SAGE Journal Articles

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Journal Article 5.1: Neier, A. (2008). Free speech for all. Index on Citizenship, 37(3), 20–25

Abstract: Aryeh Neier recalls a controversial First Amendment case – still a landmark in the history of free expression after more than 30 years

Journal Article 5.2: Kunstler, B. (2013). Ten scenarios for the future of civil liberties along the road to the twenty-second century. World Future Review, 5(2), 113–126.

Abstract: The author presents ten plausible scenarios, together with accompanying commentaries, that trace alternative paths which developments in the area of civil liberties might take between now and the twenty-second century. Conclusions regarding the desirability and relative likelihood of these different scenarios are purposely left to the reader.

Journal Article 5.3: Parham-Payne, W. (2014). The role of the media in the disparate response to gun violence in America. Journal of Black Studies, 45(8), 752–768.

Abstract: In December 2012, 20 elementary school children fell victim to gun violence. Shortly after the killings occurred, national media outlets instantaneously and simultaneously began covering the tragedy with “calls to action” explicitly voiced by public officials and members of the general citizenry. Gun violence in African American communities has also left an indelible mark on the quality and quantity of life among the youngest members as well. Statistics released by federal law enforcement officials reveal that, collectively, more children of color die each year to gun violence. However, gun-related crimes involving low-income persons and racial and ethnic minorities are framed by the media as a convergence of cultural, environmental, and individual shortcomings and immorality. Consequently, structural and/or policy resolutions to address such crimes involving low-income persons and racial and ethnic minorities are overlooked or even omitted from the national and, more importantly, political discourse.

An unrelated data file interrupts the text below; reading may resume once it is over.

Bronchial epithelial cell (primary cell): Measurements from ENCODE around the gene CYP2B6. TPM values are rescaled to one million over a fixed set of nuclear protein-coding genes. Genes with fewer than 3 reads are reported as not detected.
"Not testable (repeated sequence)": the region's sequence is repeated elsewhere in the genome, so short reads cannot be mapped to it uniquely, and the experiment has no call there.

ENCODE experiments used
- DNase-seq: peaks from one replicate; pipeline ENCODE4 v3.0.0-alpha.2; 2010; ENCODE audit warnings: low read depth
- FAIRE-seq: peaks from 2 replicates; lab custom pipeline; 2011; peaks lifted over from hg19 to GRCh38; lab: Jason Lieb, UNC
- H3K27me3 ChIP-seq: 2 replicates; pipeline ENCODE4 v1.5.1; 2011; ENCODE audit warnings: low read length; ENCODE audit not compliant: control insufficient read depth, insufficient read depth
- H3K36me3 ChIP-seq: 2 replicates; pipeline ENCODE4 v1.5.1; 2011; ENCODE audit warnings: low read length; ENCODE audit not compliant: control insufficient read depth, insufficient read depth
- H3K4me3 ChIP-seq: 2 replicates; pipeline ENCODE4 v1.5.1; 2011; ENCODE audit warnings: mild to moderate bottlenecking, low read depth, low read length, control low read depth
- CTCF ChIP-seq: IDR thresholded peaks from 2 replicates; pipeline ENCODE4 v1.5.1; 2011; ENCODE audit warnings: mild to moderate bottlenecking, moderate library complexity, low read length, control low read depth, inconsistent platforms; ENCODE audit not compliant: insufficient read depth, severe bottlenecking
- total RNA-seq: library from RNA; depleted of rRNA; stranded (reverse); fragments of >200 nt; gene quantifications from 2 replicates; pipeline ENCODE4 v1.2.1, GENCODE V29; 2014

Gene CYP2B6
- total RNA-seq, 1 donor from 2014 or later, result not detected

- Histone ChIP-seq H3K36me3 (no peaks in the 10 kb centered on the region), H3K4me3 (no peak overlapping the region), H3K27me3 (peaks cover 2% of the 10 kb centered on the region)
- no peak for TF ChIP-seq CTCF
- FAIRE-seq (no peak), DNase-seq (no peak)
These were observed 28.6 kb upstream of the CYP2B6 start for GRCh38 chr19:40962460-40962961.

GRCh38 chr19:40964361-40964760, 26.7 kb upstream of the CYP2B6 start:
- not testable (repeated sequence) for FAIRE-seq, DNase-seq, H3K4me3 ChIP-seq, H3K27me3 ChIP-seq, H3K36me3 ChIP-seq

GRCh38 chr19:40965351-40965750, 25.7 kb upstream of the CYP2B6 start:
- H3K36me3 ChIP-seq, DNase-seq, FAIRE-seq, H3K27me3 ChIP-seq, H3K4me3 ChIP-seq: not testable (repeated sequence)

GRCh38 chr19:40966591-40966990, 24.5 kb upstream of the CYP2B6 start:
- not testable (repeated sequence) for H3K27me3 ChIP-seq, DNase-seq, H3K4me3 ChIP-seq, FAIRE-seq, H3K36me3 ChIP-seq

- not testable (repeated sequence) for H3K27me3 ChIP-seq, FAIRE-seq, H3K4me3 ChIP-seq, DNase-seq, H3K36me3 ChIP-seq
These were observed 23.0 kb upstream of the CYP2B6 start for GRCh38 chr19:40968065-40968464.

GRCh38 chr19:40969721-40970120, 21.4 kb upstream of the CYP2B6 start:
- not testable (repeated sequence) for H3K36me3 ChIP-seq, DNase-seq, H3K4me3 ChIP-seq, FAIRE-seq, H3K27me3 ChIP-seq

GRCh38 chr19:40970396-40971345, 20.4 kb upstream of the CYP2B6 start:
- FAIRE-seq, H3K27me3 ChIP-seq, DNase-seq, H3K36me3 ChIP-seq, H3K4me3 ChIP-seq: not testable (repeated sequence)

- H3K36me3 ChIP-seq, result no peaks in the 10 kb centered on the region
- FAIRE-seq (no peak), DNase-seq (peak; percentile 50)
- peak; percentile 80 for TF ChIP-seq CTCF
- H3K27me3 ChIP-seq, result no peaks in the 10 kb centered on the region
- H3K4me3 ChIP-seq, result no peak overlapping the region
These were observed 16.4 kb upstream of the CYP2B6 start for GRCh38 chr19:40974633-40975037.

Journal Article 5.4: Kablawi, F. Y., & Dahab, R. (2019). A Surveilled Existence: One Muslim’s Reality in America. Humanity & Society43(1), 56–68.

Abstract: This article emphasizes the illusion of an American society most people believe functions as an accommodating entity whereby all citizens are provided the spaces to live free and achieve. Based on Dr. Kablawi’s experience, however, freedom demands the conformity that provides freedom. This American reality transforms some Muslims into perpetual prisoners of society. The following narrative illustrates how purpose can be discovered in a surveilled existence. What is offered is not some idiosyncratic rant against America or an invocation about the superiority of one religion over another. Rather, the purpose is to highlight the structural impediments that make being Muslim a struggle in world. This story is told in the first person but speaks to a much broader reality.